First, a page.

news stories & adverts from one hundred years ago

From The Indianapolis News, Friday, March 7, 1921: The Indianapolis board of public works announced today that no group would be permitted to use Tomlinson Hall for meetings at which propaganda against nations allied with the United States would be spread or at which foreign political questions would be discussed. The action was taken following a New York City meeting where German sympathizers denounced France and England and ridiculed the President and other officers of the United States. “Our municipal hall cannot be used for such disgraceful meetings,” said the board chair. The order cancels the reservation by the American Association for the Recognition of the Irish Republic for use of Tomlinson Hall on the evening of April 1 for a meeting at which the Lord Mayor of Cork, who is a political refugee in this country, was to speak.


“Works Board Acts on Propaganda Meetings,” The Indianapolis News, 7 March 1921, p. 1:3

From The Indianapolis Times, Friday, March 4, 1921: Yesterday, the board of park commissioners took the first legal step in the program of acquiring property adjoining public school grounds for the establishment of playgrounds when it adopted a resolution condemning a plot 200 by 300 feet lying east of School No. 22, Kansas and Illinois Streets. The joint program by the park board and the school board contemplates the purchase of ground near eleven school buildings for public and school playgrounds. There are ten houses situated on the proposed playground site near School No. 22, and a public hearing will be held on the condemnation resolution. The board also heard a request from the Brightwood Civic Association that a tract on the east side of Stuart St between Roosevelt Av and 25th St be purchased for a park or playground.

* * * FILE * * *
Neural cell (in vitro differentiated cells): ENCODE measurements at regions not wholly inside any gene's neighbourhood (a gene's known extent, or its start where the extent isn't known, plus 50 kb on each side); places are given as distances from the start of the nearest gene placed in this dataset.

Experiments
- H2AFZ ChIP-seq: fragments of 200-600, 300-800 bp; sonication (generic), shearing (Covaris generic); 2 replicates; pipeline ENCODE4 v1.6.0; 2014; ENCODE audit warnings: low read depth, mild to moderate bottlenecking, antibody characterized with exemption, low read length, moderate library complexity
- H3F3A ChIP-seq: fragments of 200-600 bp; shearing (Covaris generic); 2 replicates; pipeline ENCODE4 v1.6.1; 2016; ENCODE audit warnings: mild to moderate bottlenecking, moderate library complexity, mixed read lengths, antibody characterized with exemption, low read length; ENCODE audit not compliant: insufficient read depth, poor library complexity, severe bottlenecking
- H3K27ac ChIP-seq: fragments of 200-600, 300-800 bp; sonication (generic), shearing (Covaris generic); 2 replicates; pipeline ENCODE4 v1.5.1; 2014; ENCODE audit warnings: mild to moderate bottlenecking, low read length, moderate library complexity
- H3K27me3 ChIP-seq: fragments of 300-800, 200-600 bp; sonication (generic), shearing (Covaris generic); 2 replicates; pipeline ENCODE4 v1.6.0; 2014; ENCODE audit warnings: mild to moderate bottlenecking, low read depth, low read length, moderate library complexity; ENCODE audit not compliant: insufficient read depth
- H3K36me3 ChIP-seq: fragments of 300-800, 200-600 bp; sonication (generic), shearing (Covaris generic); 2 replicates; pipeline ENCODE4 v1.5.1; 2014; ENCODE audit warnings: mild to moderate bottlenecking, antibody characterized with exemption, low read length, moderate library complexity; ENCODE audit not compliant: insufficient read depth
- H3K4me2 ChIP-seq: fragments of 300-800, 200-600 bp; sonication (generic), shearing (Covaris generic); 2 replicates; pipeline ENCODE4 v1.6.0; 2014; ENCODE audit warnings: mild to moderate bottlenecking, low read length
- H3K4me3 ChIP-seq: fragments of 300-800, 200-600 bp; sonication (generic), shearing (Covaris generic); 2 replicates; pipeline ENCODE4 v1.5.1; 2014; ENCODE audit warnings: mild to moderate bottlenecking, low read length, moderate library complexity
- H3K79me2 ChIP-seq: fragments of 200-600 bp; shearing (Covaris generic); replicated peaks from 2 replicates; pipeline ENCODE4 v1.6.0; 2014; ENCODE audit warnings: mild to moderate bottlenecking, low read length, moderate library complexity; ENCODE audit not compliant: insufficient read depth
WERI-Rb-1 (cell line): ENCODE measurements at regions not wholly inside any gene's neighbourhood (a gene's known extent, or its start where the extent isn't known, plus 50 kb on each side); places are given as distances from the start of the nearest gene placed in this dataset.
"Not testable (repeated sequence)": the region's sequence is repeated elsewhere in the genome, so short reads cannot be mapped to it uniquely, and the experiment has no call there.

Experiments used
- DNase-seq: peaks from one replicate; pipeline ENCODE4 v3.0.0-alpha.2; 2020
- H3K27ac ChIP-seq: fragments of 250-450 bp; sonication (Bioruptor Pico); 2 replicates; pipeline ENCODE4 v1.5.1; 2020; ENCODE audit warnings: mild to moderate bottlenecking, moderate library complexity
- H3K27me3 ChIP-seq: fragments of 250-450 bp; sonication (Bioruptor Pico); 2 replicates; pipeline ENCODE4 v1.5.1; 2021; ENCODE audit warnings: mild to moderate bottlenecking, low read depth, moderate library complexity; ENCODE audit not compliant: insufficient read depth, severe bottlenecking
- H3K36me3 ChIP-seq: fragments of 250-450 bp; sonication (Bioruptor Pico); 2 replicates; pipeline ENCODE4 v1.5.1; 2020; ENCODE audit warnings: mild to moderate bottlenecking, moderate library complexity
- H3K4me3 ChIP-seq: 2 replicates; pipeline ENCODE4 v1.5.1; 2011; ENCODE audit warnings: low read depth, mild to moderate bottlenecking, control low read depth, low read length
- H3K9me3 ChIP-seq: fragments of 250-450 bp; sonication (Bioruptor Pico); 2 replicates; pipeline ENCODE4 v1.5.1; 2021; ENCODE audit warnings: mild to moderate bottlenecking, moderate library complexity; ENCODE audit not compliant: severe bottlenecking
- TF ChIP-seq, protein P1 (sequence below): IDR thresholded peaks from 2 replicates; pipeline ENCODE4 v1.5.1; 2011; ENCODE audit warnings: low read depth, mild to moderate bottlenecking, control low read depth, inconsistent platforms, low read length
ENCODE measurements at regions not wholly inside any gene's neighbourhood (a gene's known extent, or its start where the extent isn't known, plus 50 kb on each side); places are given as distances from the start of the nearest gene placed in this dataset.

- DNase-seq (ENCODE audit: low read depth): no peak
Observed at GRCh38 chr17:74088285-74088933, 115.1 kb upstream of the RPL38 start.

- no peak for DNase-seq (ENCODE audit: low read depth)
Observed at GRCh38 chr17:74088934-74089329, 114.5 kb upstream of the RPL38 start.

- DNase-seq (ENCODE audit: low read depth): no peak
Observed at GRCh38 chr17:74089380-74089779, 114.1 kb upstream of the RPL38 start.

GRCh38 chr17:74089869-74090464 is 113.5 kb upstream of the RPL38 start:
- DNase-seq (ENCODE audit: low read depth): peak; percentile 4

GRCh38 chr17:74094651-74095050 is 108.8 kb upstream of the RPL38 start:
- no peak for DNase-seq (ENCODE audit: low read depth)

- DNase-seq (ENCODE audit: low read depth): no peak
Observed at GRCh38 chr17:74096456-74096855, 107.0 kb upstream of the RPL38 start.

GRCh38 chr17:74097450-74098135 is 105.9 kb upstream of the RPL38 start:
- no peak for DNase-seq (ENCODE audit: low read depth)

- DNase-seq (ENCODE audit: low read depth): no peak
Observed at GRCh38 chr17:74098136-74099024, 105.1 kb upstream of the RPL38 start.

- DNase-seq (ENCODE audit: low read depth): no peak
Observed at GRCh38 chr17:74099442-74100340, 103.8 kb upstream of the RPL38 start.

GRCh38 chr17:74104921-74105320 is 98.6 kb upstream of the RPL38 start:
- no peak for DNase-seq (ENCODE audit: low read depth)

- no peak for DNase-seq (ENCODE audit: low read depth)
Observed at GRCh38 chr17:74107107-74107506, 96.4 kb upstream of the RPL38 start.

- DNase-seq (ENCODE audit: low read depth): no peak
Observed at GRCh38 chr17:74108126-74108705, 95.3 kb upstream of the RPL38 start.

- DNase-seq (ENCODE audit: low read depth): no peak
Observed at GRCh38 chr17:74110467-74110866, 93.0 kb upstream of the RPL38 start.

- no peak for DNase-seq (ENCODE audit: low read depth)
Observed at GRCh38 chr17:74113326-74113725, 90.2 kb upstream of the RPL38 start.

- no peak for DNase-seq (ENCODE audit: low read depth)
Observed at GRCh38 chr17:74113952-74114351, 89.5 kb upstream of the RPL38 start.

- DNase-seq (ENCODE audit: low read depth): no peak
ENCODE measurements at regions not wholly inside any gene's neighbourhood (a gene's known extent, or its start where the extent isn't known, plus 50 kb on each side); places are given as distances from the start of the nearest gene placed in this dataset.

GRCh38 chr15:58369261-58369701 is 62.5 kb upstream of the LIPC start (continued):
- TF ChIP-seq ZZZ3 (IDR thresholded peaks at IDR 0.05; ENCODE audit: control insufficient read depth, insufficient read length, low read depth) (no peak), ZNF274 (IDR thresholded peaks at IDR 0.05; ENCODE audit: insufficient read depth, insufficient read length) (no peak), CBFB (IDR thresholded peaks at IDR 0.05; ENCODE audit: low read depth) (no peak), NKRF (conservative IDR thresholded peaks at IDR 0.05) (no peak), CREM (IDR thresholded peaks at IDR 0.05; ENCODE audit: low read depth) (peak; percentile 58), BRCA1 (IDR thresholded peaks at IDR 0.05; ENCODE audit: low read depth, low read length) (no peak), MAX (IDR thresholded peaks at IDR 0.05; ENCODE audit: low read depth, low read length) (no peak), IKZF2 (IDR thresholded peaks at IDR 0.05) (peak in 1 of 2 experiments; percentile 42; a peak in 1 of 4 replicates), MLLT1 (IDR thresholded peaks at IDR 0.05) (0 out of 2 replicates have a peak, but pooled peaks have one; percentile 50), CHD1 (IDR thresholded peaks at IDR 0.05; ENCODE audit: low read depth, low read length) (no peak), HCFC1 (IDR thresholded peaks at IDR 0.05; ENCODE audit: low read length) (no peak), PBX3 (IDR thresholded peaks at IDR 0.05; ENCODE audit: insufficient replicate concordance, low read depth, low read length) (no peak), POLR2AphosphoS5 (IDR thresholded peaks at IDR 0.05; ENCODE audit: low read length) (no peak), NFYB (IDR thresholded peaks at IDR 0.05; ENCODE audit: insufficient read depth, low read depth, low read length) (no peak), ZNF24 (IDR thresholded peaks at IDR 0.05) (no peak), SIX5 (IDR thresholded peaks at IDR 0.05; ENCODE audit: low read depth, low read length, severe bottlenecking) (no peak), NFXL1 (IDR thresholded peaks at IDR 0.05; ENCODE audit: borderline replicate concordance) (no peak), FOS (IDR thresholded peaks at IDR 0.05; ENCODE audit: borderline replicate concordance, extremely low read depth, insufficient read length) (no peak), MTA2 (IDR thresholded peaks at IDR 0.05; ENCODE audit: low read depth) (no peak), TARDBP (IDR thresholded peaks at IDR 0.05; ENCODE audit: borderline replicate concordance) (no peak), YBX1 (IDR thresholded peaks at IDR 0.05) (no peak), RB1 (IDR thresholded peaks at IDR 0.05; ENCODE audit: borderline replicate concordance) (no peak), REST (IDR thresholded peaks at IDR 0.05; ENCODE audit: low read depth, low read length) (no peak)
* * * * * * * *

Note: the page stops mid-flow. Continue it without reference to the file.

“Step to Acquire Property Taken,” The Indianapolis Times, 4 March 1921, Part Two, p. 7:2

From The Indianapolis Star, Sunday, February 20, 1921: Indianapolis is book poor! The library is 100,000 volumes short of what a library for a city of this size should have, and with a 30% increase in the number of library patrons in the last three years the high schooler trying to get a book on the required reading list, the club woman trying to get material for her club paper, the child looking for a fairy tale, the “shutin” desiring a little fiction, and the mechanic seeking an engineering book often cannot find what they need on the shelves. At present the remedy cannot come through higher taxation nor through the financially burdened board of school commissioners. It must come from the generosity of citizens through wills, memorials, donations, and bequests as many of the Eastern libraries receive their support.


“Indianapolis is Book Poor,” The Indianapolis Star, 20 February 1921, Part Two, p. 11:5

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